FRANKFURT (Reuters) - It is too soon for financial risk to be shared more broadly across the euro zone, Germany’s European Central Bank representative said on Thursday, a day after its head made the case for a deeper union.
Germany has long resisted calls for more risk-sharing, and Jens Weidmann said high government debt and piles of soured bank credit were created under national responsibility so should not be pushed onto a community which had had no chance to mitigate them.
On Wednesday, ECB President Mario Draghi argued that the bloc needed a new fiscal instrument and more integrated risk-sharing between member states, as this would boost confidence and help avert crises.
Weidmann, the head of the Bundesbank, said risk that arose under national sovereignty “should not be mutualised” just as “private individuals can’t take out insurance for damage that has already occurred.”
In a speech in the German town of Freiburg, he added those legacy problems first had to be reduced, noting that bankruptcy law was still a national responsibility.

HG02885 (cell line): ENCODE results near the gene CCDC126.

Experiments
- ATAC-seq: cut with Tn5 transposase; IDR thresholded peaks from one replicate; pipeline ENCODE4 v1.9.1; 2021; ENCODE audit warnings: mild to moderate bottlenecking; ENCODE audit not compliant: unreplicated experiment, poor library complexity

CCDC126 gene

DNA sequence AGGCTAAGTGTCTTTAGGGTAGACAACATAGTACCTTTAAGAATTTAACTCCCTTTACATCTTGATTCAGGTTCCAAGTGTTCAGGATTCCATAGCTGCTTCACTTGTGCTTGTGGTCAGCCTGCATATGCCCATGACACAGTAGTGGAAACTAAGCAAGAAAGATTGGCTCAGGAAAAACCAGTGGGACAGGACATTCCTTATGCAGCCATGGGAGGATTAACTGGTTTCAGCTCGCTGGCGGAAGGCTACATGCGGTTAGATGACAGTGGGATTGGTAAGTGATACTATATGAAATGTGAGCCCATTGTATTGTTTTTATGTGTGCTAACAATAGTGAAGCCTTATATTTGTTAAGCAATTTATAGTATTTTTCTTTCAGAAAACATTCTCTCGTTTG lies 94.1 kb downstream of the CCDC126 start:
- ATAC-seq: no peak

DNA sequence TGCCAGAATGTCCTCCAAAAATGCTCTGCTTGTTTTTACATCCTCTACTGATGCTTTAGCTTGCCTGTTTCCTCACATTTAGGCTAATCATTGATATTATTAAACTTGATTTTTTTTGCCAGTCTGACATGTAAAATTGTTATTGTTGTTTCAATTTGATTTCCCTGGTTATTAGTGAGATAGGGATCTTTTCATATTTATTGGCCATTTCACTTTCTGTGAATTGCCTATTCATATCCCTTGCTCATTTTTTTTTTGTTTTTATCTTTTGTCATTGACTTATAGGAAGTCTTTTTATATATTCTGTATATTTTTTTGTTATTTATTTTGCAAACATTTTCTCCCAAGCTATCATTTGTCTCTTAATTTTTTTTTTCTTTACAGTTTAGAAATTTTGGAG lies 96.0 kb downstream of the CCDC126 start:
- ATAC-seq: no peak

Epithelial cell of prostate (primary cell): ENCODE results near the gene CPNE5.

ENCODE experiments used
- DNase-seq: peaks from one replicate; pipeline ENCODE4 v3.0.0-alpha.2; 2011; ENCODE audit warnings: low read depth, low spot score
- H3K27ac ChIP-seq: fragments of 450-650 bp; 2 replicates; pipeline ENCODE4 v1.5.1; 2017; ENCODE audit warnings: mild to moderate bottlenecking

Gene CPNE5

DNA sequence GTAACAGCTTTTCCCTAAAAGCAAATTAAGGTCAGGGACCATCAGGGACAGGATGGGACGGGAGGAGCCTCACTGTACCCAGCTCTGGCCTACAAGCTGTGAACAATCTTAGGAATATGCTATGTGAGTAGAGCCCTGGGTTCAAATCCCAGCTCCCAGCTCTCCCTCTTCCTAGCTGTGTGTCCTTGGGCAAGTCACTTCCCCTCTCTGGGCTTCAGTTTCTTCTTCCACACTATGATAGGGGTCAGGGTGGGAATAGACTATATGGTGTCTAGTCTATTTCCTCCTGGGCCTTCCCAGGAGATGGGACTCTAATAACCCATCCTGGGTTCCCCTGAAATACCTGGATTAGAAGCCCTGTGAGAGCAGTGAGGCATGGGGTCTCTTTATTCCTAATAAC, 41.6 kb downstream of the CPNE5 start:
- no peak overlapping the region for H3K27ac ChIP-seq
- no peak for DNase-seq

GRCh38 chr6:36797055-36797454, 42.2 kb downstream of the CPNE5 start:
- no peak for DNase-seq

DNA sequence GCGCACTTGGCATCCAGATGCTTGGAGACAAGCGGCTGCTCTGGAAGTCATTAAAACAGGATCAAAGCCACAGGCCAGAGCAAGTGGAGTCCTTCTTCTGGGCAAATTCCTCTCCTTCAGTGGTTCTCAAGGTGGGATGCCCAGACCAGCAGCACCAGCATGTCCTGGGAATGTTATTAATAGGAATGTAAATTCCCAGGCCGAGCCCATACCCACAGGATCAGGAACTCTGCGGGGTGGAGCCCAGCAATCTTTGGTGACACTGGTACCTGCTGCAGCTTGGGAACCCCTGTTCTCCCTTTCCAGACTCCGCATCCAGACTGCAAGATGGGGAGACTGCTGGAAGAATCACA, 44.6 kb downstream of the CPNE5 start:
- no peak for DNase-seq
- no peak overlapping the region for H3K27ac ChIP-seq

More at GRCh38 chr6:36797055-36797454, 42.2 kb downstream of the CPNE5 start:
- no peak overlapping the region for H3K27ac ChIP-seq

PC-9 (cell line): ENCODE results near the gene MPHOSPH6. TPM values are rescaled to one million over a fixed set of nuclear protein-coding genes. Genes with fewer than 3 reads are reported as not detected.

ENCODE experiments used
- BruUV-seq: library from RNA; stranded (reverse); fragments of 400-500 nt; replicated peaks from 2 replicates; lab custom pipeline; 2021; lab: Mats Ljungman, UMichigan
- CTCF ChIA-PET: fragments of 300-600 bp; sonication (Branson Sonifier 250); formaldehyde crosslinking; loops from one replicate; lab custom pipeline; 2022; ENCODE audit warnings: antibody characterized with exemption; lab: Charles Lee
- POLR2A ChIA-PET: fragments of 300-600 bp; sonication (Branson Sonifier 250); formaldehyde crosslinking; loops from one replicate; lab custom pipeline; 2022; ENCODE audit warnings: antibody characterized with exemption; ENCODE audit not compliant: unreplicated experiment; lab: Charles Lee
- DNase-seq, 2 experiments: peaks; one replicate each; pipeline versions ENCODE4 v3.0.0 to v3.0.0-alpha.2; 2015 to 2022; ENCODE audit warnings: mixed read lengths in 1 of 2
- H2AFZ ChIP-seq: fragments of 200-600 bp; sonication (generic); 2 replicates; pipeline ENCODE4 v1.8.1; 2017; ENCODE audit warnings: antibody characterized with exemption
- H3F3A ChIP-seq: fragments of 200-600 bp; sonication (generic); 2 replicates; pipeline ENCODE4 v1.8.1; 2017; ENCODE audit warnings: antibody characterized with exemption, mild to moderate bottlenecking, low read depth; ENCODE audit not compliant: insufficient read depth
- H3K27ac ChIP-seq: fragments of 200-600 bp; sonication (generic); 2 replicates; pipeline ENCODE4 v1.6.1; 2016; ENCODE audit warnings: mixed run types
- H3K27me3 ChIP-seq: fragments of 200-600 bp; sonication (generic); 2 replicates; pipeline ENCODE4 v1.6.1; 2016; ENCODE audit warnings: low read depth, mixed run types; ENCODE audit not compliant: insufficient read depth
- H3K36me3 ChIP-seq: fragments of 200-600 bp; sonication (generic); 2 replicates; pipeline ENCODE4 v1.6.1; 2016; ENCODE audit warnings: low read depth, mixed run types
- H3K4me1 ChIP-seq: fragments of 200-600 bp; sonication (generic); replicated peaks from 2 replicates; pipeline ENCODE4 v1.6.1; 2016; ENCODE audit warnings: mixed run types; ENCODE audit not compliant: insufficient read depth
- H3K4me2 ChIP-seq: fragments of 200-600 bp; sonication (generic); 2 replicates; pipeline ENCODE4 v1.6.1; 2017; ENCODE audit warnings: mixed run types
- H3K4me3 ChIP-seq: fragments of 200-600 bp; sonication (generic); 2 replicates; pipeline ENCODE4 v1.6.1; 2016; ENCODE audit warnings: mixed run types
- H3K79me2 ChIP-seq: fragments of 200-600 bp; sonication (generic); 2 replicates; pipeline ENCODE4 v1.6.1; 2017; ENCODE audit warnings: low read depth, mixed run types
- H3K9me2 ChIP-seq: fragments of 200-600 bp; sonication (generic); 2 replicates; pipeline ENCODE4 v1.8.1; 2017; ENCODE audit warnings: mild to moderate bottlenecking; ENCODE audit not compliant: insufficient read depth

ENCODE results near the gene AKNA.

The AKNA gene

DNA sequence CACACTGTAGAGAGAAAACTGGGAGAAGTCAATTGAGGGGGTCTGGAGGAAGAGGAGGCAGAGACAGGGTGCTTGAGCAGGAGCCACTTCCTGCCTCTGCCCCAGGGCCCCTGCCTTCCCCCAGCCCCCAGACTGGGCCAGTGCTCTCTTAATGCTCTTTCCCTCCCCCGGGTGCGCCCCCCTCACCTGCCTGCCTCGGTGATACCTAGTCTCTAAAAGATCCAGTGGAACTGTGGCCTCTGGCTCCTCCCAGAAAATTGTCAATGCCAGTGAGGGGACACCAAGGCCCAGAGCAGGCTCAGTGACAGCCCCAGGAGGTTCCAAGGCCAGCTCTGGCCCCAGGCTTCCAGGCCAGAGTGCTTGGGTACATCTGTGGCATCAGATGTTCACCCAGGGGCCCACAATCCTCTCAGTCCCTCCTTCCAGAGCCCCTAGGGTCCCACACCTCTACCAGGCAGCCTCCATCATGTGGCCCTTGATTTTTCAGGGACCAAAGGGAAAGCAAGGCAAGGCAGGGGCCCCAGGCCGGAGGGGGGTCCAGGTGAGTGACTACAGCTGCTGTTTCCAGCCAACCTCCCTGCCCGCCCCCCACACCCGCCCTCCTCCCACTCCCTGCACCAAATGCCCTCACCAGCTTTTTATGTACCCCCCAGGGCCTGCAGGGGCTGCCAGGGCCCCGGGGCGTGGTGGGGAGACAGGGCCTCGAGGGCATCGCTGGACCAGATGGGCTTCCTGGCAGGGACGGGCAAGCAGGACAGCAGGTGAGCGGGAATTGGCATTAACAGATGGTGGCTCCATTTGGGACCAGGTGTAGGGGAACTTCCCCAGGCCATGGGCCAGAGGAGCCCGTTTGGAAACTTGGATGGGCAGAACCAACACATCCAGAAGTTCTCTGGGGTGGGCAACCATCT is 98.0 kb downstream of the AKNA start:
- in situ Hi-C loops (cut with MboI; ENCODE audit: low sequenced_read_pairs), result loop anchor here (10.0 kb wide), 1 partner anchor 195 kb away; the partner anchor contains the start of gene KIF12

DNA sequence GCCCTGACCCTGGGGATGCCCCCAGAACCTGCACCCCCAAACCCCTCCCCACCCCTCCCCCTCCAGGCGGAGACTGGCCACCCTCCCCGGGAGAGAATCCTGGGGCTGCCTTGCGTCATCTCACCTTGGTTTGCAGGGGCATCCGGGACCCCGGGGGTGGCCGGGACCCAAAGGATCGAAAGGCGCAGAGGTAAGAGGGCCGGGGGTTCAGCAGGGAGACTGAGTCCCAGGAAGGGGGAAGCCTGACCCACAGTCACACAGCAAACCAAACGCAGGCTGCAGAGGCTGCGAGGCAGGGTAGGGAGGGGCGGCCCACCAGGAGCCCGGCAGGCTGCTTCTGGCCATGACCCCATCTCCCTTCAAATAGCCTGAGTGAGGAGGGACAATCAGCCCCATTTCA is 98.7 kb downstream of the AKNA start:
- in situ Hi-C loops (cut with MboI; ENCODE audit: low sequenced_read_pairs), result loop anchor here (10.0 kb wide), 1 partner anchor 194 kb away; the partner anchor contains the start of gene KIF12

Weidmann said Germany could support the creation of an EU budget, an idea discussed on the political level, but this should not increase taxes and it should not be financed from EU-level debt issuance.
“Beyond the banking union, however, the willingness of the euro area member states to yield substantial sovereignty rights to Brussels, such as allowing a limitation in national budgetary autonomy, seems rather limited,” Weidmann said. “Therefore, it would also be premature to mutualise liability and share risks.”
Reporting by Balazs Koranyi; editing by John Stonestreet